Common Core State Standards: Doomed to Fail?

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A friend of mine asked me yesterday what my thoughts were about CCSS. Coincidentally, that is the topic of today’s Ed Policy class. Interestingly, I don’t have strong opinions about the standards themselves, but I do have thoughts about the implementation of this piece of policy. A lot of the information I include in this post is primarily from Chapter 7 of The School Reform Landscape by Christopher Tienken and Donald Orlich.

But first, let’s make something clear: CCSS are not curricula. These are standards that should be used to guide the development and execution of curriculum. The choice of curriculum still lies with LEAs (districts or individual schools/classrooms).

Okay, now that that is cleared up, let’s move on.

CCSS are interesting for a lot of reasons. Firstly, the creation of them is suspicious. Depending upon your source, you might hear that a team of teachers were recruited to create the standards. Or you may hear that textbook publishers bid for the opportunity to create the standards. Given the way our education system functions, I am inclined to believe the latter. What is clear is that CCSS were supported by an array of private and public entities including the U.S. Chamber of Commerce, U.S. Army, Business Roundtable and Achieve. I highly doubt any of these organizations sought experienced and effective K-12 teachers for their sage guidance.

Keeping in line with the Obama administration’s rhetoric, the theme of the CCSS is college readiness. More specifically, these standards are guided by 5 criteria:

  • Alignment with college and career expectations
  • Inclusion of rigorous content via higher order thinking skills
  • Built upon current state standards
  • Informed by top performing countries
  • Evidence or research-based

The standards are also purported to use inclusionary language and focus on 21st century skills—whatever those are. Perhaps most disconcerting for me is the fact that the standards don’t come with aligned assessments. Word on the street is that LEAs can create their own assessments while the DoE vets proposals from businesses who want to create an accompanying assessment. I don’t understand how we can get reliable data about the effectiveness of these standards when curricula and evaluation of the curricula are unique to school districts. With over 14,000 school districts in the country, we will have no idea how these standards are faring.

Which brings me to my largest issue with CCSS: validity and reliability. Any person who’s taken one measurement design course would have a stroke when thinking about the variability in implementation and evaluation of the CCSS. Quick review: validity basically answers the question does the measure assess what it is supposed to assess? And reliability answers the questions will I get similar results when I use this measure with similar people in different contexts?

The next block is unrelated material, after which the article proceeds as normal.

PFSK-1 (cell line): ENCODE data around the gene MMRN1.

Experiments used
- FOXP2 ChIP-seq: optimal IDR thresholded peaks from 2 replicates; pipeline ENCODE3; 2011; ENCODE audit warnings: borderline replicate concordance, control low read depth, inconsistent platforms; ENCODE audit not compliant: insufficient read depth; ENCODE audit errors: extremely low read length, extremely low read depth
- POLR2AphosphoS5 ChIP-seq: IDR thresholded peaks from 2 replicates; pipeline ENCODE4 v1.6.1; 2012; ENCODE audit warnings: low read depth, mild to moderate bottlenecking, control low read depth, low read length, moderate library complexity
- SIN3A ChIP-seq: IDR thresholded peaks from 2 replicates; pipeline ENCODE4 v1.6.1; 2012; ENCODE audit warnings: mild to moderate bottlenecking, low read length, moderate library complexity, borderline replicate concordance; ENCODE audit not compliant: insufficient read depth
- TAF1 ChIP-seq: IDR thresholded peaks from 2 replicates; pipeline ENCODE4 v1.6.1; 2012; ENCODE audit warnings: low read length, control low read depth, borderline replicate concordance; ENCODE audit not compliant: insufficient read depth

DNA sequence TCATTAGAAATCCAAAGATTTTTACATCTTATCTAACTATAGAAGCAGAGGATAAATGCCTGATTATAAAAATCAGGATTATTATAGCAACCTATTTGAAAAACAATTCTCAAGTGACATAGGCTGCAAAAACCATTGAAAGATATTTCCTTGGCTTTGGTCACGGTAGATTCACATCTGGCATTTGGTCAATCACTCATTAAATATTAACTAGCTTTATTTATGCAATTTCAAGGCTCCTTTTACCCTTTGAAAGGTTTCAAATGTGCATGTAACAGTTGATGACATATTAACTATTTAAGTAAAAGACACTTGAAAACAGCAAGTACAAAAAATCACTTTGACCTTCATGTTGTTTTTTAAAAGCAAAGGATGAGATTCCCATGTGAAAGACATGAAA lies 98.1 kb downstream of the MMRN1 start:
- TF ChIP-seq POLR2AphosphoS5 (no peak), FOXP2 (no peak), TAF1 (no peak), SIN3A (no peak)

Well, since there is no common measure of the CCSS the answer to both of those questions is a resounding NO. There is no way to ensure that the curriculum developed by LEAs will actually align with the standards. We don’t know if the pedagogical methods used to enact the curriculum are aligned with the standards. And most of all, because most people in public education have no idea what measurement design is, the assessments used to evaluate students’ attainment of the standards will likely be invalid and unreliable.

The authors of the book I reference allege that the standards were not piloted in any form. They assert that ‘opinions’ were the primary gauge of quality during the creation of these standards. If this is true, this is very concerning but not surprising. Opinion-based research ought to be the standard phrase in education, not evidence-based research.

My final concern with CCSS is the timeline. I find it amazing that these were released in 2010 and within a few months, you could purchase textbooks aligned with the CCSS. How on Earth did these people whip up textbooks so quickly? Makes me think they already knew the contents of the CCSS…

And the incentives for states to adopt CCSS were so high, they were basically financially coerced into acceptance. States could not apply for Race to the Top monies without indicating how their school reform efforts aligned with CCSS. The Obama administration further incentivized CCSS by telling states they could more flexibly enact portions of NCLB if they adopted CCSS. Needless to say, at present, 44 states, D.C. and 4 territories have adopted CCSS.

While it’s great we are moving toward uniformity (yes, I believe in more uniformity between and within states), I think we are moving way too fast. Given that the CCSS come with no curricula, no assessments and absolutely no training, classroom teachers have been given the weighty responsibility of figuring it out on their own. Better districts try to conduct workshops, but who is qualified to lead a workshop about a set of standards created behind closed doors by special interest groups? What we have are teachers working frantically during the school year to adapt their current curriculum and pedagogy to meet new standards. This will inevitably result in teachers completely ignoring the standards or doing a haphazard job of addressing them. We continue to lay down federal and state mandates without giving LEAs the support they need to adhere to them.

Like other educational policies in this country, we are putting the cart before the horse. As a pedagogue I understand the value in backward design, but sometimes it’s imperative we understand the how before we decide on the what.

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This entry was posted in Policy.